An eight-year-old boy who lost 21 members of his family is one of the few survivors of an overcrowded boat that sank off Indonesia on its way to Australia.
More than 350 mostly Iraqi asylum seekers died during 20 hours in the water after the vessel capsized and broke up. Just 44 were rescued.
Australian Immigration Minister Philip Ruddock said: "This is a tragedy of monumental proportions." He said the boat - bound for Christmas Island - was built to carry about 150.
The International Organisation for Migration (IOM) said it had been expecting such a disaster because of "the way the people smugglers pack these boats".
More than 20 people had refused to board the boat before it left Sumatra because they felt it was too dangerous. The refugees were mostly Iraqis, but included Iranians, Afghans, Palestinians and Algerians.
Survivors with broken limbs and coral cuts were treated in hospital in Bogor, south of Jakarta, and discharged to a community hall.
"What we are focusing on right now is the medical help, the counsel-ling - I mean, they are severely traumatised," said Richard Danziger, IOM's head in Indonesia.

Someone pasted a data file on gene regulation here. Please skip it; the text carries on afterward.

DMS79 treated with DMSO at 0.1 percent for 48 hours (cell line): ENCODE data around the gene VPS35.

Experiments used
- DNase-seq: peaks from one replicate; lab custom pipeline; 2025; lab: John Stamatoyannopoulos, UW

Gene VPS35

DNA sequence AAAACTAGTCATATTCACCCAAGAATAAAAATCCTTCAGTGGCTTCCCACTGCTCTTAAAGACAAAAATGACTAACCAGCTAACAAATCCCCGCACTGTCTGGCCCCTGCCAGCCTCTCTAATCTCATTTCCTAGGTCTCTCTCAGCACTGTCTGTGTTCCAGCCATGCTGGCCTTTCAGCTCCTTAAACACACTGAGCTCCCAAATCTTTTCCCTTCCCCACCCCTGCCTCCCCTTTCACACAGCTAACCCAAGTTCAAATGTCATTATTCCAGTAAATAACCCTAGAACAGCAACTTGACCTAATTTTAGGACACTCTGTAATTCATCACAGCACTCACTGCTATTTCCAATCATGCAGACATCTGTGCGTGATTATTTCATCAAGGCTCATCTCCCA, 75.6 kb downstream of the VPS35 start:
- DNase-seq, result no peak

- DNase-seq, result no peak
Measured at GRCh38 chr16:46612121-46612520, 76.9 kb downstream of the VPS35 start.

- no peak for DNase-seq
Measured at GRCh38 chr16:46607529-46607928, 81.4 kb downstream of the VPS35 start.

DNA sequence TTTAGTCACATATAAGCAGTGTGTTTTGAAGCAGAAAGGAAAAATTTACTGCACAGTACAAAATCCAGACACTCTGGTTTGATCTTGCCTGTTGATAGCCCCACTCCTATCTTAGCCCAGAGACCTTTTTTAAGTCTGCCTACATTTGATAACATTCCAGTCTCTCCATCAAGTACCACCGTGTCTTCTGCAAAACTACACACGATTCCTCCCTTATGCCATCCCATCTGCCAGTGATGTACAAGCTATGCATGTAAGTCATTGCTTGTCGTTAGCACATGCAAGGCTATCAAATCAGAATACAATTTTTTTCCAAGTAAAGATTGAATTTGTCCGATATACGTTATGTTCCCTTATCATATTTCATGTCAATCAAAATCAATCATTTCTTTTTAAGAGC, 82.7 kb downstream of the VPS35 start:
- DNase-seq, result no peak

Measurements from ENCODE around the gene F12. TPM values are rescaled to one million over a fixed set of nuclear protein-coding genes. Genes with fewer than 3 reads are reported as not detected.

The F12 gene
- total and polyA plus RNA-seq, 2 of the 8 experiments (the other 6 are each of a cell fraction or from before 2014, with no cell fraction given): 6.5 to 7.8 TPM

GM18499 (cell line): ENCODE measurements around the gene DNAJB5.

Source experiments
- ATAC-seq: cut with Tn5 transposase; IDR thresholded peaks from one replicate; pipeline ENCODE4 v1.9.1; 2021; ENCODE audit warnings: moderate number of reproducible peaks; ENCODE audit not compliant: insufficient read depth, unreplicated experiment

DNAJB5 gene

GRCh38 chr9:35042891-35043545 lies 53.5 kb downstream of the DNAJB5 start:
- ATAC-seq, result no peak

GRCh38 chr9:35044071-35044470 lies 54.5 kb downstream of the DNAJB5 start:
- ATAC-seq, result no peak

He said it was too early to speculate on their future status.
An Indonesian Navy spokesman said no official search had been launched for more survivors because so much time had passed since the ship sank.
Another boatload of about 220 asylum seekers, most saying they were from Afghanistan, arrived off Christmas Island at the weekend.
Under tough new immigration controls, most asylum seekers arriving by boat are denied the right to set foot on Australian soil and are sent to remote Pacific Islands for processing.